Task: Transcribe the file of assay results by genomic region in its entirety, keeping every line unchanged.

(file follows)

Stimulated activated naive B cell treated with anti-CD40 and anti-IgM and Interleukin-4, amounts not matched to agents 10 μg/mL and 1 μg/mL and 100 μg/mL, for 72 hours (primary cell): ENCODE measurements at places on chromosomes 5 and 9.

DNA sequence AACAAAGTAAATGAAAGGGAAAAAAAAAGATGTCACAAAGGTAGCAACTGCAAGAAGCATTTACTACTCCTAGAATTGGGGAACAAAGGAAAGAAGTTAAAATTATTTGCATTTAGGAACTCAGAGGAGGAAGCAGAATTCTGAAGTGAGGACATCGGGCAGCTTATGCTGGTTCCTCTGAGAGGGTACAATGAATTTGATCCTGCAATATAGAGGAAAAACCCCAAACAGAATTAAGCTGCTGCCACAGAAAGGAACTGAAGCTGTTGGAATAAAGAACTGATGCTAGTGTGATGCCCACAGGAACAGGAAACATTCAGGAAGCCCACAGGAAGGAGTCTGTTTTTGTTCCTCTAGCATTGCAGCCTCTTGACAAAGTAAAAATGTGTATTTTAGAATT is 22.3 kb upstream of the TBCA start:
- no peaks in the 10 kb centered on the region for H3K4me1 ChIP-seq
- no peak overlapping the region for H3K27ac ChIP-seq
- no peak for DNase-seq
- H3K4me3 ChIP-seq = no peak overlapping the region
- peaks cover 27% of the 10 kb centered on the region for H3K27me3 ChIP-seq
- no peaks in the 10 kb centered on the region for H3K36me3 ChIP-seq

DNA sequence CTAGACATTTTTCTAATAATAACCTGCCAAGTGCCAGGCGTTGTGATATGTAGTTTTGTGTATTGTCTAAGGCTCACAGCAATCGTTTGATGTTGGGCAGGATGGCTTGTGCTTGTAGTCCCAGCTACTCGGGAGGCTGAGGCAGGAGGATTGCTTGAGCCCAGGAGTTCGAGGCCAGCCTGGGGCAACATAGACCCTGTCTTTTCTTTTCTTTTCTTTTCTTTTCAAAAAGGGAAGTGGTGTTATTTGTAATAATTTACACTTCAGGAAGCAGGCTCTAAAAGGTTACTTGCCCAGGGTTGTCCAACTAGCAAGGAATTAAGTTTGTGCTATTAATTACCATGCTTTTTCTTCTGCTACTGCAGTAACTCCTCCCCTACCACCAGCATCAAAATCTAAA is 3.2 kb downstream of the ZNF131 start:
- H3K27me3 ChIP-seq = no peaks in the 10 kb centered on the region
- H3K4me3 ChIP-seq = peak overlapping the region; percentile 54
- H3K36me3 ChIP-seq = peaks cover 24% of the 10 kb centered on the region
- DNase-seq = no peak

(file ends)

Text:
Stimulated activated naive B cell treated with anti-CD40 and anti-IgM and Interleukin-4, amounts not matched to agents 10 μg/mL and 1 μg/mL and 100 μg/mL, for 72 hours (primary cell): ENCODE measurements at places on chromosomes 5 and 9.

DNA sequence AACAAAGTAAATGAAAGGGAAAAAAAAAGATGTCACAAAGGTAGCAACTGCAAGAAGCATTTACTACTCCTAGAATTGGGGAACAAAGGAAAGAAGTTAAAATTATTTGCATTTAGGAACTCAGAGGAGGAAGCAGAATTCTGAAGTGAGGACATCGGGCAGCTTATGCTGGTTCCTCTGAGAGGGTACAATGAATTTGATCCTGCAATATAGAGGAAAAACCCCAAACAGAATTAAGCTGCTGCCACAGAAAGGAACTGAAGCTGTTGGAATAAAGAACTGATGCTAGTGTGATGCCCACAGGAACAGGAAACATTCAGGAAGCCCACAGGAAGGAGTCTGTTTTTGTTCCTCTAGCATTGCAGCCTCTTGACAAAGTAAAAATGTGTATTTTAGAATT is 22.3 kb upstream of the TBCA start:
- no peaks in the 10 kb centered on the region for H3K4me1 ChIP-seq
- no peak overlapping the region for H3K27ac ChIP-seq
- no peak for DNase-seq
- H3K4me3 ChIP-seq = no peak overlapping the region
- peaks cover 27% of the 10 kb centered on the region for H3K27me3 ChIP-seq
- no peaks in the 10 kb centered on the region for H3K36me3 ChIP-seq

DNA sequence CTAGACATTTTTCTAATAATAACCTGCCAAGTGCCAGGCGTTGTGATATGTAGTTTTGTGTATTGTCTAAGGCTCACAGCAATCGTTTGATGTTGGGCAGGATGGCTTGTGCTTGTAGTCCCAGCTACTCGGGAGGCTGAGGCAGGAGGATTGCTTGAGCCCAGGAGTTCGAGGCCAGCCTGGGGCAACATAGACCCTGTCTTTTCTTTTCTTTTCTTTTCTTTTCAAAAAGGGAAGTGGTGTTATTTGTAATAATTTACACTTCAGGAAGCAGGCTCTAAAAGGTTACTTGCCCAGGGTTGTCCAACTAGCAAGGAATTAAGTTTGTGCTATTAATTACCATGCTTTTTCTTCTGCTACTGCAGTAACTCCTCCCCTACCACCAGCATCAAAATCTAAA is 3.2 kb downstream of the ZNF131 start:
- H3K27me3 ChIP-seq = no peaks in the 10 kb centered on the region
- H3K4me3 ChIP-seq = peak overlapping the region; percentile 54
- H3K36me3 ChIP-seq = peaks cover 24% of the 10 kb centered on the region
- DNase-seq = no peak